Lucas Oil Raceway at Indianapolis (formerly Indianapolis Raceway Park and O'Reilly Raceway Park at Indianapolis) is a racing circuit complex in Brownsburg, Indiana. It has a 0.686-mile (1.104 km) oval, 2.5-mile (4.0 km) road course, and 4,400-foot (1,300 m) drag strip.
In 1958, 15 Indianapolis-area businessmen and racing professionals led by Tom Binford, Frank Dickie, Rodger Ward, and Howard Fieber, invested $5,000 each to fund the development of a 267-acre (108 ha) farm tract into a recreational sporting complex that would focus on auto racing. The original intention was to create a 15-turn, 2.5-mile (4.0 km) road course, but as an insurance measure against economic problems, the investment group decided to incorporate a quarter-mile drag strip into the long straightaway of the 2.5-mile (4.0 km) road course design. Constructed with assistance from the NHRA, the drag strip was the first to be completed, with the facility's first event held on the strip in the fall of 1960. The facility was called Indianapolis Raceway Park. A year later, a 0.686-mile (1.104 km) paved oval was completed to finish off the track capabilities of the facility. The oval track was used as-is until an overall track renovation was completed in 1988 in order to increase speed on the track.
USAC Silver Crown, Sprint Car and Midget Car races are held on the oval, along with other events suited to a shorter track. Raceway Park also traditionally stages an extensive program on the Saturday nights of major races at the Indianapolis Motor Speedway, with the Saturday night of Memorial Day weekend USAC Midget race called the Night before the 500. The event is held the night before the Indianapolis 500 event at IMS, serving as something of an unofficial preliminary event to the far more famous one. Similarly, the NASCARKroger 200 was given a "Night before the 400" status. When Formula One raced at IMS, midget, sprint, and stock car races were held at ORP in the "Night Before F1" meets, including the 2002 and 2003 USGP races that featured a twin 25-lap midget format, with a full inversion, and the winner winning $50,000 if he could win both features.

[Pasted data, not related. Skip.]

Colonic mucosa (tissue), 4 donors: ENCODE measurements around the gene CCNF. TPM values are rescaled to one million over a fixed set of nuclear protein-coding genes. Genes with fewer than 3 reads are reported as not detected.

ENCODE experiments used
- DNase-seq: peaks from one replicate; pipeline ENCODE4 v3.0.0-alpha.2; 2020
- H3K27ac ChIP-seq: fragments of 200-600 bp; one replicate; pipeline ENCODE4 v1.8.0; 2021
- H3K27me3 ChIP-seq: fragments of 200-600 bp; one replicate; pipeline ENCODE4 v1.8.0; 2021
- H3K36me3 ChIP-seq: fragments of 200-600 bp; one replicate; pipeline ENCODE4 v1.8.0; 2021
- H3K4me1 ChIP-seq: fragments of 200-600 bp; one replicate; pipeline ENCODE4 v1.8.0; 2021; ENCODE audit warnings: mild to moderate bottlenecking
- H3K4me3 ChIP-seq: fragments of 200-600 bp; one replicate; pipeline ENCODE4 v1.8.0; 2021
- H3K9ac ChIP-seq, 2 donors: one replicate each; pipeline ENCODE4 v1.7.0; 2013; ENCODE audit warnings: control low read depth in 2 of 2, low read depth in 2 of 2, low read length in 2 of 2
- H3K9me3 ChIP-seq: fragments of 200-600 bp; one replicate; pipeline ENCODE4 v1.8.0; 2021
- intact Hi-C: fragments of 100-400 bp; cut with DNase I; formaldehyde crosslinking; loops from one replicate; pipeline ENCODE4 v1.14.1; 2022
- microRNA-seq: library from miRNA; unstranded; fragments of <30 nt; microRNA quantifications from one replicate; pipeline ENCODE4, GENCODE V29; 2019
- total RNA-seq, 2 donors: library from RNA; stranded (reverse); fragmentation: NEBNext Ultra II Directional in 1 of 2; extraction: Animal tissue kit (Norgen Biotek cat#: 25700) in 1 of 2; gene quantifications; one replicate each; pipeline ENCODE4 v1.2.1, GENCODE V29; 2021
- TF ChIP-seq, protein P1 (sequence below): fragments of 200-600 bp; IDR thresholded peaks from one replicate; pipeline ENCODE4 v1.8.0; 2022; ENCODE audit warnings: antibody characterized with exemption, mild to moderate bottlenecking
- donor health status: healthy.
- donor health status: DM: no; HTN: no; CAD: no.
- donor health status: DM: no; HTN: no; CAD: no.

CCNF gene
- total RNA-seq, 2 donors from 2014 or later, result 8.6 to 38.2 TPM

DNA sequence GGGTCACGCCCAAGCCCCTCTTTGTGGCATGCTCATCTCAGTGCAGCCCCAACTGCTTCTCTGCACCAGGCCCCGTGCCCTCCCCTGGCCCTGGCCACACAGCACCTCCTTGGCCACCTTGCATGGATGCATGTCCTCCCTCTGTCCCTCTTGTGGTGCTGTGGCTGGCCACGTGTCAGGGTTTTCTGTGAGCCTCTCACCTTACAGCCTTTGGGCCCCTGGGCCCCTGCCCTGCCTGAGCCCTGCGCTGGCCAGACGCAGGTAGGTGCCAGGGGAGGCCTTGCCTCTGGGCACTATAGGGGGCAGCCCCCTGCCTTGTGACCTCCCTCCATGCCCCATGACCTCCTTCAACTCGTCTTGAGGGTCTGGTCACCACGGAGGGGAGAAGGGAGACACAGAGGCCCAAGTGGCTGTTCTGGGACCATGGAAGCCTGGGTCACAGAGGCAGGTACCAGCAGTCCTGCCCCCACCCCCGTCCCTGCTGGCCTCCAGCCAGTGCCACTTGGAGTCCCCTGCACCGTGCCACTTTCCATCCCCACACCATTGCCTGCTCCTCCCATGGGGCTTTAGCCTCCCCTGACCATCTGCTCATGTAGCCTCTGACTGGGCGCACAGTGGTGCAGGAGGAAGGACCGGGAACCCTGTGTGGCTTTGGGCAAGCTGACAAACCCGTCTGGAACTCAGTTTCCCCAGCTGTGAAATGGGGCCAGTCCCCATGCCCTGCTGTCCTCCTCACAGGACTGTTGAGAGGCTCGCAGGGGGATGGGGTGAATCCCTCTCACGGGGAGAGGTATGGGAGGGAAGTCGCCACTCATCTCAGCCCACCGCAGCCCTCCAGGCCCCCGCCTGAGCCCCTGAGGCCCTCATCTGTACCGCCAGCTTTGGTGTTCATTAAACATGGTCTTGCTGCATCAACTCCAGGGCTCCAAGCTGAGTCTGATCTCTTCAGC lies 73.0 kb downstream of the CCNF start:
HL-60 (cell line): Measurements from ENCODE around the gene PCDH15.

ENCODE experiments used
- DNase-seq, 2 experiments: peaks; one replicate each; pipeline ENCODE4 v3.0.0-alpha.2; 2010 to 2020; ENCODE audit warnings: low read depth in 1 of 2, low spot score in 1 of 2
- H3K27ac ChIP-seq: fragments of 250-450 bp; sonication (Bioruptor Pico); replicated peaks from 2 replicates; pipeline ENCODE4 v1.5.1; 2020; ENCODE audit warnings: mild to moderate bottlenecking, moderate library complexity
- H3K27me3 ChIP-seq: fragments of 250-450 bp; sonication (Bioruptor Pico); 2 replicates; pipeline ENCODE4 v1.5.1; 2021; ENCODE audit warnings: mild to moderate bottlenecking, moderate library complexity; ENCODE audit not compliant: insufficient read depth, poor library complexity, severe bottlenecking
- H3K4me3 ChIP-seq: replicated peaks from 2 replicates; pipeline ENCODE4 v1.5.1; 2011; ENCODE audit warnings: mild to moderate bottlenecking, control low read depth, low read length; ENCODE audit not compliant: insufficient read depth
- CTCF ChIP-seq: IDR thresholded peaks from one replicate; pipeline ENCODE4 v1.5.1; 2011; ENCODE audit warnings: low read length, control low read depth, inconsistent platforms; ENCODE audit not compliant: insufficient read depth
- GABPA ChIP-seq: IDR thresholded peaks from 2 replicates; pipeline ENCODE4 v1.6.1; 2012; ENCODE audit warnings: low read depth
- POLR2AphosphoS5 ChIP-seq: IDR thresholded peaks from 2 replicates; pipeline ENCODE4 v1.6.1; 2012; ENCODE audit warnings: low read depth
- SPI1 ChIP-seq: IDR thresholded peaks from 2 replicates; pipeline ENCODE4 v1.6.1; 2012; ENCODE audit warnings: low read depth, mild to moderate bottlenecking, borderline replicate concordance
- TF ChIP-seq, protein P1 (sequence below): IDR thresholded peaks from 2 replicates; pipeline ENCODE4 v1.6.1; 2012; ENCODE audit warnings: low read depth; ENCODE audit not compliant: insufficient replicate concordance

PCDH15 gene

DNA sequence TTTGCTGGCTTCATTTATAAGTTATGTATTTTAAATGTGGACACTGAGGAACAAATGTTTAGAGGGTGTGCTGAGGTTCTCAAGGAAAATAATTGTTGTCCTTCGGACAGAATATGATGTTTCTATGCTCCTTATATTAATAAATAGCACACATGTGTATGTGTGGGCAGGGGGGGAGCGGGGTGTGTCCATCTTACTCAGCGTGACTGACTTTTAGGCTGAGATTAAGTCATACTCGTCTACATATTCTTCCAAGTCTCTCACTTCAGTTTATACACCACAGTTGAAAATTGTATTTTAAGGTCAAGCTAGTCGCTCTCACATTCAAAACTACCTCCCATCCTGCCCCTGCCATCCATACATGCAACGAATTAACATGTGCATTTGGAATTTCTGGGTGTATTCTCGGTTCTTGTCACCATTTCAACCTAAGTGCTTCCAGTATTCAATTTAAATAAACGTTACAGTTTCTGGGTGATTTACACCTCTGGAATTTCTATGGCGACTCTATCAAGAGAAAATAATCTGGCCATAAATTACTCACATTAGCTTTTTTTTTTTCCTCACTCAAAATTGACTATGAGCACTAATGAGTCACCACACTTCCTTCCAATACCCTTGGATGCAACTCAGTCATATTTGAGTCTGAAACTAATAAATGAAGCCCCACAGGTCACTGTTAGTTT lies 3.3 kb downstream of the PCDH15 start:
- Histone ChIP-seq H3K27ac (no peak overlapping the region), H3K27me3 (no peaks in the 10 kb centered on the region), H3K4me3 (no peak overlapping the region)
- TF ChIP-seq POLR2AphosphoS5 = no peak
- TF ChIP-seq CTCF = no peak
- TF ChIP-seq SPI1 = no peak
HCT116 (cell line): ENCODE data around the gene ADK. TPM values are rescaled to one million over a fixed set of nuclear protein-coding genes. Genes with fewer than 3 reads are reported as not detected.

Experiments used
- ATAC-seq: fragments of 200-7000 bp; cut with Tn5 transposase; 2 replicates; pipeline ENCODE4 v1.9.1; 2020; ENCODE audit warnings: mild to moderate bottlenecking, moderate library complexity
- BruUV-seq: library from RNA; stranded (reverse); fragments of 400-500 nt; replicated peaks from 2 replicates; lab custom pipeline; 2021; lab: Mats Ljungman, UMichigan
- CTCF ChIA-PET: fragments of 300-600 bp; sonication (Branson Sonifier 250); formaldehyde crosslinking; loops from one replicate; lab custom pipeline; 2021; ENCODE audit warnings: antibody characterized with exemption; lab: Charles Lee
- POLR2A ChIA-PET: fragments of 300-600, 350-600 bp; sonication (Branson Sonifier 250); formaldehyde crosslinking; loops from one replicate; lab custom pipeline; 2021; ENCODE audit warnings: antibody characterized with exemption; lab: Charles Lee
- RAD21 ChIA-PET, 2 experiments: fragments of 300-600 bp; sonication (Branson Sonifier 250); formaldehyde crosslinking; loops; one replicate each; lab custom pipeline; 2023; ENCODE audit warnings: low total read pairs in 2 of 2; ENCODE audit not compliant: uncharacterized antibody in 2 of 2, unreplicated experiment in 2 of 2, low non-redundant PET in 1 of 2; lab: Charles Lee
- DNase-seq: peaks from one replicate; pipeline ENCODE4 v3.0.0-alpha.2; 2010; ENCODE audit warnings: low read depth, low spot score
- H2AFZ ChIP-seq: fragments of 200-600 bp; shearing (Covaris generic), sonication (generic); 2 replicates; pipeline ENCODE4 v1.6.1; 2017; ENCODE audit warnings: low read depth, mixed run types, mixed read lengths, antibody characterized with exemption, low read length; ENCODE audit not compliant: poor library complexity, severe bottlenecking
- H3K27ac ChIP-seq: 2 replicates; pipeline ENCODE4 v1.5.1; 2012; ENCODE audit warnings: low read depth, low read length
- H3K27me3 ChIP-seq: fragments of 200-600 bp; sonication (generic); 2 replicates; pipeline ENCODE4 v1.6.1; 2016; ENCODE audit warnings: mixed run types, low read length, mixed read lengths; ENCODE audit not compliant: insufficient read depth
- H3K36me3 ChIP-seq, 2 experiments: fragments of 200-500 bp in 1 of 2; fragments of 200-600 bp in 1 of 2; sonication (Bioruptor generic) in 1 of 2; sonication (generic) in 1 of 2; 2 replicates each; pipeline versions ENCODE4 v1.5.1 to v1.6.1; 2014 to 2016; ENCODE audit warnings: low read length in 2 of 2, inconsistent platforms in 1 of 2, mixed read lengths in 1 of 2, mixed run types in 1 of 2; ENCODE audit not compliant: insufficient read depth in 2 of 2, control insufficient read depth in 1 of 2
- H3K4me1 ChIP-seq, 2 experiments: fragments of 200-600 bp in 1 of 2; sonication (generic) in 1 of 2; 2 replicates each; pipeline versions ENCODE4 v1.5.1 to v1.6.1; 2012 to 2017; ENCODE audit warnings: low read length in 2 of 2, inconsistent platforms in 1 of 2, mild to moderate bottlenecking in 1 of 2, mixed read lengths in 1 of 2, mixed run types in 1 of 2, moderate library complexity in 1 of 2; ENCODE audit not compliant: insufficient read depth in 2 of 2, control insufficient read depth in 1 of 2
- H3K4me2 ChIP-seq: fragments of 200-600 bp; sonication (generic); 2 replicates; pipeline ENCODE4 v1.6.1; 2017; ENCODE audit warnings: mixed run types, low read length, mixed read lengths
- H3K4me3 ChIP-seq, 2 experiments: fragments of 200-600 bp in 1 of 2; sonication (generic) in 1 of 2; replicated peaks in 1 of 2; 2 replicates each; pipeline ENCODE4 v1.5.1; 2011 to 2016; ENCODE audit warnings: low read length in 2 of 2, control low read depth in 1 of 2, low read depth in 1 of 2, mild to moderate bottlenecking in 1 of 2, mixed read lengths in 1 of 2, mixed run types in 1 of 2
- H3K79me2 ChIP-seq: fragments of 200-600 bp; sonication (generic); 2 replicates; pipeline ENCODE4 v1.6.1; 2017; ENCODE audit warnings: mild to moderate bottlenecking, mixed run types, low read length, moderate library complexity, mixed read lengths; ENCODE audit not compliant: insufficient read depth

A major feature of the facility is a 4,400-foot (1,300 m) long dragstrip. The one NHRA event held at Raceway Park is called "the oldest, and most prestigious race in the NHRA." The MAC Tools U.S. Nationals, held every year during the Labor Day weekend, is the only event on the NHRA schedule with final eliminations scheduled on a Monday. An all-star style race, called the Big Bud Shootout, is held for the Funny Car Division on Sunday. The winner of the Big Bud Shootout is awarded a check for $50,000 US, while the race itself has the largest purse of any NHRA sanctioned event at over $250,000 US. The drag strip has held the event every year since 1961, when the race was moved from Detroit.
After a recent insurance investigation of the pit out opening for the road course, which is located along the left lane wall of the drag strip, the insurance carrier has demanded the pit out be closed off with a permanent concrete wall. This effectively means closing the road course for competition purposes as well, as there is no other area on the current track layout suitable to relocate a viable pit lane. However, club racing has used a section of track that runs parallel to the backstretch of the oval (Turns 6–8) as a makeshift pit for club racing, although enough section of the return road for the drag strip could also be used if realigned.
With the announcement of the Super Weekend at the Brickyard came the announcement that the track will no longer hold NASCAR events after the 2011 season.